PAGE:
National Company Law Appellate Tribunal, New Delhi: While deciding an application filed under S. 7 of the Insolvency and Bankruptcy Code, 2016, a bench comprising of Anant Bijay Singh, J. and Shreesha Merla* (Technical Member) held that the ‘date of default’ cannot be strictly construed as the date of NPA and if the Corporate Debtor makes any acknowledgement of debt and default within the period of limitation, the said period of limitation shall be extended to a further period of three years.
Facts of the Case
In the instant matter, the Corporate Debtor/Respondent had defaulted on repayment of loan on 31-03-2009 and their Account was declared as NPA on 30-06-2009. An application under S. 7 IBC was filed on 7-08-2020. The Corporate Debtor had acknowledged the debt by consistently mentioning it on their Balance Sheets till FY 2018-19. The Adjudicating Authority dismissed the petition on the ground that the same is barred by limitation. Aggrieved by the impugned Order dated 10-08-2021, an appeal was preferred under S. 61 IBC before this Tribunal.
Whether the present application under S. 7 IBC was barred by limitation and also holding that there was no ‘default’?
The appellant contended that the Corporate Debtor himself acknowledged the debt by consistently mentioning the same in Restructuring Letters, Request Letters and Balance Sheets, therefore, the date of NPA should be considered accordingly. Thus, the application was filed well within the period of Limitation.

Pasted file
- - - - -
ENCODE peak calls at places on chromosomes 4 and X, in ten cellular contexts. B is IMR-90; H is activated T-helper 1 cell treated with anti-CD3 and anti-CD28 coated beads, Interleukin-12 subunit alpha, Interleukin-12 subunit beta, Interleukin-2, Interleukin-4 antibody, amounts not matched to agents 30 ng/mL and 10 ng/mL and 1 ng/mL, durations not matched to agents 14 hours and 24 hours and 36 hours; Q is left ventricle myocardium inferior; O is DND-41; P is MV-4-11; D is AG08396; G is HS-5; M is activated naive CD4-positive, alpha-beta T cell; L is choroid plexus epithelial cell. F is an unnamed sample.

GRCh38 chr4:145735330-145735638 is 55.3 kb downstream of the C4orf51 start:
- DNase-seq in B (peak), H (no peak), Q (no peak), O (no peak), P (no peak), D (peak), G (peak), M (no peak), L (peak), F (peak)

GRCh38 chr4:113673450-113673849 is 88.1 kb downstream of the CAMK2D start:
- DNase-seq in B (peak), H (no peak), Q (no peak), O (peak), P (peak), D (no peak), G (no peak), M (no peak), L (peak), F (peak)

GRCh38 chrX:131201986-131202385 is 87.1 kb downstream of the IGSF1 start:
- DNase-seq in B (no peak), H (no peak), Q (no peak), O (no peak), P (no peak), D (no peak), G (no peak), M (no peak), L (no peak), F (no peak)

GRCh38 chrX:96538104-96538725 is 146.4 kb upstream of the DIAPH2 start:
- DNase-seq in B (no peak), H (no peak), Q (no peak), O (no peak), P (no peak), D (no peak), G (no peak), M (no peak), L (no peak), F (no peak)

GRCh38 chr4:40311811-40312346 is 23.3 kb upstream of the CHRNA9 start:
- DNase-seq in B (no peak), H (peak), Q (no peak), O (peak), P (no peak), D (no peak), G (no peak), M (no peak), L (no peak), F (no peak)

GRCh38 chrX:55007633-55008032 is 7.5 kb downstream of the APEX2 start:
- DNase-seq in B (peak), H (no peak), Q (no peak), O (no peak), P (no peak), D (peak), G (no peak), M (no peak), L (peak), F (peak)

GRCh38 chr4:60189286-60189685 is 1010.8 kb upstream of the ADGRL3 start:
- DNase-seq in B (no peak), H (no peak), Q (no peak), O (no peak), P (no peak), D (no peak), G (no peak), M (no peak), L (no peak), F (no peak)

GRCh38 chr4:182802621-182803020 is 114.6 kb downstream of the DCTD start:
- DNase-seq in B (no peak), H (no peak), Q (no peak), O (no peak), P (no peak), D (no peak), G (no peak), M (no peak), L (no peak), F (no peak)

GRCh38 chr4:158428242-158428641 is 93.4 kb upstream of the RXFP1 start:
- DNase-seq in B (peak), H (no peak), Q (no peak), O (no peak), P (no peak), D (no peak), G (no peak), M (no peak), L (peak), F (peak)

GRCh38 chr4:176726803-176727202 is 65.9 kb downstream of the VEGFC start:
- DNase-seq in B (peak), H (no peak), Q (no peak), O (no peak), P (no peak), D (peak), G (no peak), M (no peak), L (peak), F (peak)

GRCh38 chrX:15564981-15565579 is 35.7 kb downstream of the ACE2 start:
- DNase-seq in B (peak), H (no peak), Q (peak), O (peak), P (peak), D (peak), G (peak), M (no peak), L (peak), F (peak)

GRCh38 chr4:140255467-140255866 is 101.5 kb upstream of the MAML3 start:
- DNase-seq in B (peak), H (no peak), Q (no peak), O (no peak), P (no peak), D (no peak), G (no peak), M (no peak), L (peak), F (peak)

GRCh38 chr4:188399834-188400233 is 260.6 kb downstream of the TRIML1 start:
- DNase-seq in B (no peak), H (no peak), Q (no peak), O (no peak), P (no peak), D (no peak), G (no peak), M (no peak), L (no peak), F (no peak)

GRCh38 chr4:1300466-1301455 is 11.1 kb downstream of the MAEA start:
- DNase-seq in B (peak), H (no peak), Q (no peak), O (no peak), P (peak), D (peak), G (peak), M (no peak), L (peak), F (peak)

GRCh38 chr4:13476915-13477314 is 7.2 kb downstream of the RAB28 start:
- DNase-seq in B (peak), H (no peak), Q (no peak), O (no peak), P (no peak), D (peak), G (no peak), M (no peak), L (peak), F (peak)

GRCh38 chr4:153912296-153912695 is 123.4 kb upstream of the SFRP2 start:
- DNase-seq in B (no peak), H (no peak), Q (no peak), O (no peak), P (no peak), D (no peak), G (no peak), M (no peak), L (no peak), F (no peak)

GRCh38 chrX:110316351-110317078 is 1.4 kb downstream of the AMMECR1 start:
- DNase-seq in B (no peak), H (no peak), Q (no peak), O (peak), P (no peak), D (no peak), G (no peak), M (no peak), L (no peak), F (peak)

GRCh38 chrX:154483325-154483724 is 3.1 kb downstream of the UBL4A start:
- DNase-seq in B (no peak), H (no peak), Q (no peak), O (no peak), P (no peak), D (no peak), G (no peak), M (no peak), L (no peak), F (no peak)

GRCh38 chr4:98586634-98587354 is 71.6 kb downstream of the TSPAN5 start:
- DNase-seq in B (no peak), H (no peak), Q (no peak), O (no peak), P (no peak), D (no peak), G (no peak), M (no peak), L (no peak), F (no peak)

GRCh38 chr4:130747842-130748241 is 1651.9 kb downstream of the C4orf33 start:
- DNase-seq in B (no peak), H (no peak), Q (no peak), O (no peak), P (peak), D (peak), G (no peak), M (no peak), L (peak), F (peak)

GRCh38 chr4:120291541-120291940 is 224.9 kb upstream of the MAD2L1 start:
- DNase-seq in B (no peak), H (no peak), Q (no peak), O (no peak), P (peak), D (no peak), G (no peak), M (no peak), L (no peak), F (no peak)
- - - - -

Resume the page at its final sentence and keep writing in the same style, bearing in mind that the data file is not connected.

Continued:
On the other hand, the respondent contended that Corporate Debtor was declared an NPA way back on 30-06-2009 and this Tribunal cannot rely on letter of acknowledgements as mentioned by the appellant as there is no evidence on record to show that they were signed prior to the expiry of the three years Limitation from 2009.
The respondent relied on Reliance Asset Reconstruction Co. Ltd. v. Hotel Pooja International (P) Ltd., (2021) 7 SCC 352, where it was held that “the acknowledgement must be done prior to the expiry of three years of Limitation and reliance was not placed on documents which were not placed along with Section 7 Application.”
Relying on Laxmi Pat Surana v. Union Bank of India, (2021) 8 SCC 481, where it was held that the ‘date of default’ does not mean a strict interpretation that it has to be the ‘date of NPA’ in fact, the ‘date of default’ defined under Section 3(12) of the Code is to mean ‘non-payment of a date which has become ‘due and payable’ whether in whole or any part and is not paid by the Corporate Debtor’, the Tribunal observed that all the material on record clearly shows that the Corporate Debtor has consistently acknowledged the debt from 31.03.2010 onwards by way of Restructuring Letters and Balance Sheets.
While deciding the issue of Limitation, the Tribunal relied on Dena Bank v. C. Shivakumar Reddy, (2021) 10 SCC 330, and opined that there is a ‘debt’ and ‘default’ and the application filed under S. 7 IBC is not ‘barred by Limitation’.
Allowing the appeal, the Tribunal held that the limitation period of three years cannot be strictly construed to have commenced from the date of default/declaration of the Corporate Debtor’s account as NPA and the present application was not barred by limitation as the Corporate Debtor/respondent has consistently acknowledged the debt and default between 2009-10 to 2018-2019.
[Edelweiss Asset Reconstruction Co. Ltd. v. Perfect Engine Components (P) Ltd., 2022 SCC OnLine NCLAT 1622, decided on 22-12-2022]
Advocates who appeared in this case:
Mr. Neeraj Malhotra (Senior Advocate), Ms. Vidhisha Haritwal, Mr. Nimish Kumar and Ms. Shreya Singh, Counsel for the Appellant;
Mr. Kumar Anurag Singh, Mr. Zain A. Khan and Ms. Ekta Bharti, Counsel for the Respondent.
*Ritu Singh, Editorial Assistant has put this report together.